In order to overcome the above described object, an LSI design method according to the present invention is to estimate timing uncertainty in an early stage of LSI design for each item of which an influence on timing is uncertain among respective items requiring consideration relating to establishment of timing; and define a timing margin value in each design stage by using the timing uncertainty estimation result depending on whether or not an influence of the each item on timing has been determined, followed by proceeding with the design in the respective design stages accordingly.

BRIEF DESCRIPTION OF THE DRAWINGS

FIG. 1 shows a flow chart of a conventional LSI design method;

FIG. 2 shows a fundamental functional block chart of an LSI design method according to the present invention;

FIG. 3 shows a basic process flow chart of an LSI design method according to the present invention;

FIG. 4 shows an overall process flow chart of an LSI design method according to the present embodiment;

FIG. 5 shows a detail flow chart for estimating a timing value (a timing uncertainty) shown by FIG. 4;

FIG. 6 describes items required for consideration of a timing uncertainty in each design process;

FIG. 7 shows a flow chart for defining a timing uncertainty corresponding to a clock skew;

FIG. 8 shows a flow chart for defining a timing uncertainty corresponding to an on-chip variation;

FIG. 9 shows a flow chart for defining a timing uncertainty corresponding to a crosstalk delay;

FIG. 10 shows a flow chart for defining a timing uncertainty corresponding to a PLL jitter;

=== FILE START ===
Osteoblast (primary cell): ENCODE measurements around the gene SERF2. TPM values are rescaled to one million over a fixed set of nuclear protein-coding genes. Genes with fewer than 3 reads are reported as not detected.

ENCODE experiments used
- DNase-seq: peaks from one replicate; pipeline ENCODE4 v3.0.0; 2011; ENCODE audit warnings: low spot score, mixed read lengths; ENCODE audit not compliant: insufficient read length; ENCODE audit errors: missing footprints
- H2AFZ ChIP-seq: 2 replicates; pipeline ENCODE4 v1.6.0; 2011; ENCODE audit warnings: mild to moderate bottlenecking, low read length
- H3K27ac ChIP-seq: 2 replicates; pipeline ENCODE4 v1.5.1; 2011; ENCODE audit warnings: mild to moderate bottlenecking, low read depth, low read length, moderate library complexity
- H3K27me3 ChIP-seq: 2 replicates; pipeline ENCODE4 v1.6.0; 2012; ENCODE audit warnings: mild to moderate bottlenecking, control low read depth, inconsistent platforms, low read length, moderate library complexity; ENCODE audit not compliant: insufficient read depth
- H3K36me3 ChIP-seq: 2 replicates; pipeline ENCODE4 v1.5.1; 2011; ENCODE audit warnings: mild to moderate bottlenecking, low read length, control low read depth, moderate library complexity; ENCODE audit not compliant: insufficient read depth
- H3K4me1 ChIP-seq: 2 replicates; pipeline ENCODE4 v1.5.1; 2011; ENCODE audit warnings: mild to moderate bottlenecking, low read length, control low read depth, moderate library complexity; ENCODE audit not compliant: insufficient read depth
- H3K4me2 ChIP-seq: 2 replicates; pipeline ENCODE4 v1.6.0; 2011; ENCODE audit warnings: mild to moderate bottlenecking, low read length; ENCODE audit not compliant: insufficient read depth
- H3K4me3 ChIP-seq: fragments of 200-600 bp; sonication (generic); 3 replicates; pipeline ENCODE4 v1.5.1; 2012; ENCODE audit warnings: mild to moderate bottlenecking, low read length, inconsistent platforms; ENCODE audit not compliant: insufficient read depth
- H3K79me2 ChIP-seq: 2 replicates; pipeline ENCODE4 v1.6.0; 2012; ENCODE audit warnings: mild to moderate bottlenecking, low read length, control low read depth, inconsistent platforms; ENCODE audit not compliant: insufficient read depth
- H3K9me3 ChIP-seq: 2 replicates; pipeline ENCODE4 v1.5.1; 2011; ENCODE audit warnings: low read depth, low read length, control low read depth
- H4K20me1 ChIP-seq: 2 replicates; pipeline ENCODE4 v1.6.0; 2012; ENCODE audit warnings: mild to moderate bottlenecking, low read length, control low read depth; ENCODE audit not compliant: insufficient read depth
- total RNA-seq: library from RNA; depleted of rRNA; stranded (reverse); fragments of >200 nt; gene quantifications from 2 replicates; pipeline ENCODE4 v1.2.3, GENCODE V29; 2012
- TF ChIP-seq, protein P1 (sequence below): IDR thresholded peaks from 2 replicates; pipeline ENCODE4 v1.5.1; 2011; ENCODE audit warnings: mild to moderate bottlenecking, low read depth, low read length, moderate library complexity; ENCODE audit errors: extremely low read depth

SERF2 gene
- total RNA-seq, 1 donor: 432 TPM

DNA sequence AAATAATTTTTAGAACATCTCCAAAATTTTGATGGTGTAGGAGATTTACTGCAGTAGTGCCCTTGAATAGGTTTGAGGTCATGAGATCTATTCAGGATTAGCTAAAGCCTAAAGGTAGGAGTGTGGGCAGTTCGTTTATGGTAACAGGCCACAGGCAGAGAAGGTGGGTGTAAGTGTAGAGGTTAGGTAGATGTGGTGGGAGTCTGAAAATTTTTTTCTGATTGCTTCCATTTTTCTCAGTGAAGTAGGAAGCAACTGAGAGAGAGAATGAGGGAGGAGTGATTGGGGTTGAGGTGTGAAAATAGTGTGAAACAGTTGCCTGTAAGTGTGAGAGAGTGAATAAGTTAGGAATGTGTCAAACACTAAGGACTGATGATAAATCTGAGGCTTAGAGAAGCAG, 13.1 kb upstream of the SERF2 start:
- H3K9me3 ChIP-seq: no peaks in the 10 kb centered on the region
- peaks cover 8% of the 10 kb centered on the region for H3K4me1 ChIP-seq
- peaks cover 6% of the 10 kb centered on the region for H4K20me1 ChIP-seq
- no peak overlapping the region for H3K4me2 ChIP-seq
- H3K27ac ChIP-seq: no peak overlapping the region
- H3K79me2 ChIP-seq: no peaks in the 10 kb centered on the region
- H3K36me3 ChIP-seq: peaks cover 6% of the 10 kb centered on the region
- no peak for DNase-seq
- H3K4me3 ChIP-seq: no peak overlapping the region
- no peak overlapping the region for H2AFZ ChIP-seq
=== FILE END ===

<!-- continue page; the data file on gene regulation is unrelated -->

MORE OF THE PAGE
FIG. 11 shows a flow chart for defining a timing uncertainty corresponding to a gap between a temporary wiring and a permanent wiring;

FIG. 12 describes a loading of a program on a computer for achieving the present invention.

DESCRIPTION OF THE PREFERRED EMBODIMENTS

FIG. 2 shows a fundamental functional block chart of an LSI design method according to the present invention. In FIG. 2, first, step 1 estimates the timing uncertainty brought by the uncertain influences given by every item that has to be considered according to the establishment of the timing margin in an early stage of LSI design. And step 2 establishes a timing margin in each design stage of the LSI design based on the estimation result of the timing uncertainty, depending on whether or not an influence of the each item on timing has been determined. Then designs of each stage are carried out accordingly. In the present embodiment according to the invention, a timing uncertainty can also be estimated based on a condition of a product specification, an operating condition and a sign-off condition of an LSI in the step of the timing uncertainty estimation 1.